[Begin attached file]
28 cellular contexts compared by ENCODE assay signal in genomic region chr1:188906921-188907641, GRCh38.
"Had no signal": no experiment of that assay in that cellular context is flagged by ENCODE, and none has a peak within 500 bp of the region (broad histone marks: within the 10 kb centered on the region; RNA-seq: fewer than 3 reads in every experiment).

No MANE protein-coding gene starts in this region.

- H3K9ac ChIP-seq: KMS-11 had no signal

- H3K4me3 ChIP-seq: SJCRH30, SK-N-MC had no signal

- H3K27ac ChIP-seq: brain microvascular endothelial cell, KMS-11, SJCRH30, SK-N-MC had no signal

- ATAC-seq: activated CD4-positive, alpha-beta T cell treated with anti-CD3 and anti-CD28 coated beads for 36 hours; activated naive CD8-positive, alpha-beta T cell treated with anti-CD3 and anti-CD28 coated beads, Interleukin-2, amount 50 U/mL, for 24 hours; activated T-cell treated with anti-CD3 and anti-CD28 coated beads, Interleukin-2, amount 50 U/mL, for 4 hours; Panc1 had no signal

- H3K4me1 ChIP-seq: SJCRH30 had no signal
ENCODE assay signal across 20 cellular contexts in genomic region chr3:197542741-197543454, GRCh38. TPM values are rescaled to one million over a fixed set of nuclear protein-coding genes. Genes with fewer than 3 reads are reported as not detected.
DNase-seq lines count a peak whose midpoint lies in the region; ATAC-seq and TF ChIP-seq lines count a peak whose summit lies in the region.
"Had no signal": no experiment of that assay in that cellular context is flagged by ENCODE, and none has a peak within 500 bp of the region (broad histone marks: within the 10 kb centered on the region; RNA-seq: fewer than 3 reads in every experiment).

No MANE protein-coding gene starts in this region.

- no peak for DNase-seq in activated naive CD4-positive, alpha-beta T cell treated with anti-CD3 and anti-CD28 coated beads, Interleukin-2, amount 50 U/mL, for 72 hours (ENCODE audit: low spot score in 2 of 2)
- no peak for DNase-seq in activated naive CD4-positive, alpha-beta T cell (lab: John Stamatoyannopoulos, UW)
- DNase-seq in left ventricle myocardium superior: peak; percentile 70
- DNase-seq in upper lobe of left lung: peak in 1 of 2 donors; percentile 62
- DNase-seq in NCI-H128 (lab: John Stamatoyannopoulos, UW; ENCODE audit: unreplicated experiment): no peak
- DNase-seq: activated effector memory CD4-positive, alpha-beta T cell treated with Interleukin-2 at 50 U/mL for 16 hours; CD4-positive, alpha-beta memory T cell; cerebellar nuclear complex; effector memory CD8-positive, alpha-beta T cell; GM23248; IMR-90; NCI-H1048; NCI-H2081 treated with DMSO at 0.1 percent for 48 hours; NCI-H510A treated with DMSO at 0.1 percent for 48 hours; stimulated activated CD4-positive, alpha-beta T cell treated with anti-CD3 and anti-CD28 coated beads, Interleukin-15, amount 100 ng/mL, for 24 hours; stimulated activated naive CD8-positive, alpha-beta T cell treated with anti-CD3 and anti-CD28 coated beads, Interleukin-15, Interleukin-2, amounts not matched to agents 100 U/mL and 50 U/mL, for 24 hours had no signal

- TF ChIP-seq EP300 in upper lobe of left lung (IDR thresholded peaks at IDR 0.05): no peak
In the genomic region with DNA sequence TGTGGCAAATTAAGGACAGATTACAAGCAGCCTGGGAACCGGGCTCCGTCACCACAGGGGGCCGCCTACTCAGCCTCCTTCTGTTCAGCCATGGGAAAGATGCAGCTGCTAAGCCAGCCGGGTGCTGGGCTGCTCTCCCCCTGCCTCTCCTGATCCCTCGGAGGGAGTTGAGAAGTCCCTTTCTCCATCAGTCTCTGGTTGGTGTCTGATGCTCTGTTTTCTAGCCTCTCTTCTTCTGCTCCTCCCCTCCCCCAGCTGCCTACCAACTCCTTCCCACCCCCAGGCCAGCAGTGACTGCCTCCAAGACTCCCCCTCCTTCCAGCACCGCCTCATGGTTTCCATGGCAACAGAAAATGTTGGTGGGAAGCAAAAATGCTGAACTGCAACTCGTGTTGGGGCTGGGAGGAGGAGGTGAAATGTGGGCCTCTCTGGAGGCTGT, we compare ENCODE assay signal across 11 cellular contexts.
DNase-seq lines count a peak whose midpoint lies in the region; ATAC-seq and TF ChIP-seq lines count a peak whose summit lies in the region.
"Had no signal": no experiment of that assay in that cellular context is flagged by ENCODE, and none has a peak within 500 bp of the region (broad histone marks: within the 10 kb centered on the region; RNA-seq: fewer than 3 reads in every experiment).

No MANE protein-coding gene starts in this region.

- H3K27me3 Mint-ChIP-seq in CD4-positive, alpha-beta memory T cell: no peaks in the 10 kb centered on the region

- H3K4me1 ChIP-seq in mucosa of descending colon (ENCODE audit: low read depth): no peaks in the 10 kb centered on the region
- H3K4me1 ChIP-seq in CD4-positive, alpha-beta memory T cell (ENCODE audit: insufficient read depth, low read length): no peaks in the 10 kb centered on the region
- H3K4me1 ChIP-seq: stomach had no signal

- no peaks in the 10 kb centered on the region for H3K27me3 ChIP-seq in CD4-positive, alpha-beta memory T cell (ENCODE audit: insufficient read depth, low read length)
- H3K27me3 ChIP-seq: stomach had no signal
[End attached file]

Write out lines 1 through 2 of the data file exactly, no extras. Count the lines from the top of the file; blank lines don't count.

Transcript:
28 cellular contexts compared by ENCODE assay signal in genomic region chr1:188906921-188907641, GRCh38.
"Had no signal": no experiment of that assay in that cellular context is flagged by ENCODE, and none has a peak within 500 bp of the region (broad histone marks: within the 10 kb centered on the region; RNA-seq: fewer than 3 reads in every experiment).